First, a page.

Zimbabwe has received US$ 504 million to fight against HIV and AIDS, TB and Malaria, the diseases that the government accused of damaging the country’s workforce, reversing development and retarding the economic growth. The funding was donated by the Global Fund to the Ministry of Health and Child Care.
Speaking during the grant launch of the fund in Harare yesterday the Minister of Health Dr. David Parirenyatwa said US$483 million also will be used to build resilience and sustainable health systems.
“I am so glad that when it comes to HIV we have been partnering together. Let us continue with that partnership,” said Parirenyatwa.
Since 2002, Zimbabwe has received more than US$ 1 billion in the health sector.
Amongst the three diseases, HIV and AIDS have claimed more lives in Zimbabwe with the Minister of Industry and Commerce Mike Bimha being on record stating that loss of manpower as the major challenge to the government.
“The mining sector and engineering sector are the some of the sectors that have been tremendously affected by labor losses due to HIV and AIDS. Active and able bodied people in their productive stages have been decimated by the pandemic. The results of that have been all around us. We have lost colleagues resulting in a reversal of developmental gains that the country recorded over the years,” Bimha is quoted saying on state owned press.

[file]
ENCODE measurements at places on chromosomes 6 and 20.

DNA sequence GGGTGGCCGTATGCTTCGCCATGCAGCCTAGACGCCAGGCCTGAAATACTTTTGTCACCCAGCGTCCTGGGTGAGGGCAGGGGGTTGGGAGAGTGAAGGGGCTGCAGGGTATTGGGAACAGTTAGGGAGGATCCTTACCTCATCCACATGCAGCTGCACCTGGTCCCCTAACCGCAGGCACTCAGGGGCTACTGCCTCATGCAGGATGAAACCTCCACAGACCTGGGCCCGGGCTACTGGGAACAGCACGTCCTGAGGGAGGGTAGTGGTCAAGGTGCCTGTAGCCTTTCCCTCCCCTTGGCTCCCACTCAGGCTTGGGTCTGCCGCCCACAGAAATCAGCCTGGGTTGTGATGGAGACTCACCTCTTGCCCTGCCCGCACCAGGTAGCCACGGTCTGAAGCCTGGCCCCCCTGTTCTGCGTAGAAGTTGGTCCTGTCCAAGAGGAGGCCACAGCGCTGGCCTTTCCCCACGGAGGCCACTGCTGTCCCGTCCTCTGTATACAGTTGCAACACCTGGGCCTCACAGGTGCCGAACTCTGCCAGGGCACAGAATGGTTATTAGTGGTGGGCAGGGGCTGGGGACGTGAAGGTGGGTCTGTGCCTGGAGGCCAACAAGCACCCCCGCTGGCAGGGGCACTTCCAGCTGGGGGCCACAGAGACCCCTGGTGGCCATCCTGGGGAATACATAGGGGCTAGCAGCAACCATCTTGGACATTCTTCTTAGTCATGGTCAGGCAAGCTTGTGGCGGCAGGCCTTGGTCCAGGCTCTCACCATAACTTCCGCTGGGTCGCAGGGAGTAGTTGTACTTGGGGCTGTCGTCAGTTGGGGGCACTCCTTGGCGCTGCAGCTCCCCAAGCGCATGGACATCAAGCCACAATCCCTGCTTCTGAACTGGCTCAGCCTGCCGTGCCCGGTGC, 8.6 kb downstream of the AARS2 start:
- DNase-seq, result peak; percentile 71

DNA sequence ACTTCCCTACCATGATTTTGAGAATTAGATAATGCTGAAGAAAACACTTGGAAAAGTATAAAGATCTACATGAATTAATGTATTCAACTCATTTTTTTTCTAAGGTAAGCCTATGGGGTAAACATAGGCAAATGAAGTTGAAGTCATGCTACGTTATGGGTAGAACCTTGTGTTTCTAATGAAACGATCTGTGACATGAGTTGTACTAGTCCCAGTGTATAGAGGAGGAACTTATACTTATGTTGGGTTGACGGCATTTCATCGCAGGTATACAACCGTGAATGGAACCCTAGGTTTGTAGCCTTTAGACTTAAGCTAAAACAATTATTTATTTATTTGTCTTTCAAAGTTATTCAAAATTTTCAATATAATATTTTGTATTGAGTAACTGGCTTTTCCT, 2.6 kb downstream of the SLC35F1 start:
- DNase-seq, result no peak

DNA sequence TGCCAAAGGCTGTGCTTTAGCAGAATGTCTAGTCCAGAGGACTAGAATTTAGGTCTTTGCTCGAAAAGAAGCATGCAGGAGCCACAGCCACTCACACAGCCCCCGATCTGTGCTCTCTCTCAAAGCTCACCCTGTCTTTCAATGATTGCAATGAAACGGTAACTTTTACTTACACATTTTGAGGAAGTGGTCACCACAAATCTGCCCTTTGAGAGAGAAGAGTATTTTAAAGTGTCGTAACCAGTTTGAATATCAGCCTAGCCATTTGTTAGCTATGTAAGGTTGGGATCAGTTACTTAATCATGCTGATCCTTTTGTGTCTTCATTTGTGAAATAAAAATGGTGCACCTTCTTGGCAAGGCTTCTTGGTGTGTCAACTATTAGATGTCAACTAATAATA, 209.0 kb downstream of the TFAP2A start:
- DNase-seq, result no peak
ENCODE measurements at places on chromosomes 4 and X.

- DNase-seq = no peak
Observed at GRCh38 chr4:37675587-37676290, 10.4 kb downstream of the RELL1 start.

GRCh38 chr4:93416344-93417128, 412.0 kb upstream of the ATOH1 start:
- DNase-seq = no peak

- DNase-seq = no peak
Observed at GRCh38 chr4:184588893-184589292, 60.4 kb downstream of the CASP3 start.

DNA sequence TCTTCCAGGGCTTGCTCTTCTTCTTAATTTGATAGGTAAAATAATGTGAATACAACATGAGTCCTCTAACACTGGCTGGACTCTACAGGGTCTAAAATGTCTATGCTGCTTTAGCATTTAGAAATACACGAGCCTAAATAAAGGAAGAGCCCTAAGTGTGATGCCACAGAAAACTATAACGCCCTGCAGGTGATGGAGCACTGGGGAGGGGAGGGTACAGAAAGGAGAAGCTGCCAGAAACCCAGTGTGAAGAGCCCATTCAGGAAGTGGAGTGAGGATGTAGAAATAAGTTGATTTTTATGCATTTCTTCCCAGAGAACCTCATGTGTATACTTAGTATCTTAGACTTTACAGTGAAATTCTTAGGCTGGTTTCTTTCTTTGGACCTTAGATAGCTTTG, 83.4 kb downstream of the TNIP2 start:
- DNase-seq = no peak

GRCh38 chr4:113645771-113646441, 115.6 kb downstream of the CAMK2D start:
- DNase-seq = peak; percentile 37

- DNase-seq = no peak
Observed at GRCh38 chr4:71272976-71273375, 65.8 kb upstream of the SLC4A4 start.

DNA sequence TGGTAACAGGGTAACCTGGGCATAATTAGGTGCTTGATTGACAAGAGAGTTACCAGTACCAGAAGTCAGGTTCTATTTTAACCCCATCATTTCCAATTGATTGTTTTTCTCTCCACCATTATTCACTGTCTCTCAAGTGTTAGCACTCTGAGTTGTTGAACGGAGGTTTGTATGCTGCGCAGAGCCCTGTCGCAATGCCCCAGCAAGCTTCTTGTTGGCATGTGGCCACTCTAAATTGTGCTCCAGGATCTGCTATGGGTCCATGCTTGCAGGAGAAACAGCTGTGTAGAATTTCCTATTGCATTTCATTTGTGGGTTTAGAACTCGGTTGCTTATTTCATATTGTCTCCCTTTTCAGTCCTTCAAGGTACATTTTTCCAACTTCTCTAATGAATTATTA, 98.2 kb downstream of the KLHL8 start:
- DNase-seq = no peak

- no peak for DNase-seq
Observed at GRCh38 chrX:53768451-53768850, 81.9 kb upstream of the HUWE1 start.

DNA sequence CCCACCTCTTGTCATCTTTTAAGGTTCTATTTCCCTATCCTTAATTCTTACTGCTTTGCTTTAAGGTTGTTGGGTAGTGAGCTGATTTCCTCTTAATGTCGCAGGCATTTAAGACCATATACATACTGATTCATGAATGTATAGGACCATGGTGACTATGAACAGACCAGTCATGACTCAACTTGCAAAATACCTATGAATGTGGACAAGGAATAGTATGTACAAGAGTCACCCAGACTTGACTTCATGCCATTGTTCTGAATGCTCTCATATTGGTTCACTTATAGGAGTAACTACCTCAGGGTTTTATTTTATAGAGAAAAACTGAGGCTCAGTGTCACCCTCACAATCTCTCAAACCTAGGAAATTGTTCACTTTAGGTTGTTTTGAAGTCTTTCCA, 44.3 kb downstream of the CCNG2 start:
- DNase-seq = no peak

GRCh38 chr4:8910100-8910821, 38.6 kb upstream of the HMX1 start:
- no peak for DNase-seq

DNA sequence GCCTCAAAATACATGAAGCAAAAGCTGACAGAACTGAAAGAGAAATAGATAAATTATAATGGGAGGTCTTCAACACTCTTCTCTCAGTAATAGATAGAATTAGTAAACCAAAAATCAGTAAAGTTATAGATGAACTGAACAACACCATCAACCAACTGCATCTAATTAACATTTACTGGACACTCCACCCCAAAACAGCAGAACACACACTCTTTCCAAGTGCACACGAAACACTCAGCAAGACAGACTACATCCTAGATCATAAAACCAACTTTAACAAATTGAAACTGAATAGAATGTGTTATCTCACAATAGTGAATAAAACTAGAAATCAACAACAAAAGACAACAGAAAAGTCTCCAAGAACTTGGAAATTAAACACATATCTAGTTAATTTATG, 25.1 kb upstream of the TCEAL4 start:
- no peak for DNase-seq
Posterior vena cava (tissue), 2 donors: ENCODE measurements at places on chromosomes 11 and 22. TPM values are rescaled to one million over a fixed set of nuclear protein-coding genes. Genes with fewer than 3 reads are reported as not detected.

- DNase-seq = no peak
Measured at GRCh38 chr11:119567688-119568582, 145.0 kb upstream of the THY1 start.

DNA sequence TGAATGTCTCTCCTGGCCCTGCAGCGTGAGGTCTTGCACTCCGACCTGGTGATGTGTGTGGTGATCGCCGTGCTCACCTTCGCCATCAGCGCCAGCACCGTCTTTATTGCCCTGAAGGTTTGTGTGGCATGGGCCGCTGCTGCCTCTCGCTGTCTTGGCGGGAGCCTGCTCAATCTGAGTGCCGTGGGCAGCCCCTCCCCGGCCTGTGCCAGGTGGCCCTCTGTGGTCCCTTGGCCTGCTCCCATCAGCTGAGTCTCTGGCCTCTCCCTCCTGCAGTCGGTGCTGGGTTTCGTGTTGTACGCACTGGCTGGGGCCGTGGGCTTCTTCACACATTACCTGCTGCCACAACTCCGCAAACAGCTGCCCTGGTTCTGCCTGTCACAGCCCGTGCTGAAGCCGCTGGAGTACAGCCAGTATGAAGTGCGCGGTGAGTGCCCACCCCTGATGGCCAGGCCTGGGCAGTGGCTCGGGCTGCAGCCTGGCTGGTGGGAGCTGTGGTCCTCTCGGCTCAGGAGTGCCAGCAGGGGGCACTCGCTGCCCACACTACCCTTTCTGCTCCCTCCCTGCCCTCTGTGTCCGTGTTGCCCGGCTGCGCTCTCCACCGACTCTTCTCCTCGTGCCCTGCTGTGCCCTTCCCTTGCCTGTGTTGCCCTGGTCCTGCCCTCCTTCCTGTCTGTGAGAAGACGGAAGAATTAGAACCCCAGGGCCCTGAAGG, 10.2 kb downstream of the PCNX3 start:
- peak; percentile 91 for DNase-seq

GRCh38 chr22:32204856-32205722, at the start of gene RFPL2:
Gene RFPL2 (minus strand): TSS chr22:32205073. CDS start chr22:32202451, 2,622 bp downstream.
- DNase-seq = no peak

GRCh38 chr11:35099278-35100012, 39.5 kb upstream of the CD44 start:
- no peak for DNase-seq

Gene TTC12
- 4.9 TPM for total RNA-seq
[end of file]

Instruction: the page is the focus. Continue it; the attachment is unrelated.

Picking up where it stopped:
“In addition to the death, there has been a lot of absenteeism and sick leave and in that process our employees have lost a lot of money. The employers have had to expend huge sums of money on sick leave payments, medical aid costs, funeral costs, recruitment and retraining costs”
The country, which has the sixth highest HIV prevalence in sub-Saharan Africa, has 1.3 million people living with the virus in 2016 according to statistics. Statistics show that new HIV infections dropped from 58 thousand to 35 thousand in 2017 and mother to child transmission down to 5 percent from 65 percent.
Zimbabwe had 22 deaths per day from TB in 2015 with 28,225 new cases. 2016 records also show that there are more than 400 thousand malaria cases among all age groups each year in Zimbabwe.
The launch of the Global Fund grant to Zimbabwe was attended by the United Nations (UN)Resident Coordinator for Zimbabwe Bishow Parajuli and embassies of Britain, France and United States of America.
Parajuli said that the funding will be used in the next two years for the fight against the three diseases. The French ambassador Ricgard Boidin said that France, which will be the third largest donor to Zimbabwe this year after Britain and the US will always stand with Zimbabwe in the fight against diseases.
The US Ambassador to Zimbabwe, Harry K. Thomas Jr, commended Zimbabwe’s success in breaking the HIV whilst Annabel Gerry, Head of DFID representing British ambassador raised concern on how the three diseases were negatively impacting women in Zimbabwe.
Zimbabwe was one of the first countries to start an AIDS fund. The country has however been facing challenges in following the Abuja declaration which states that 15 percent of the budget must go to health.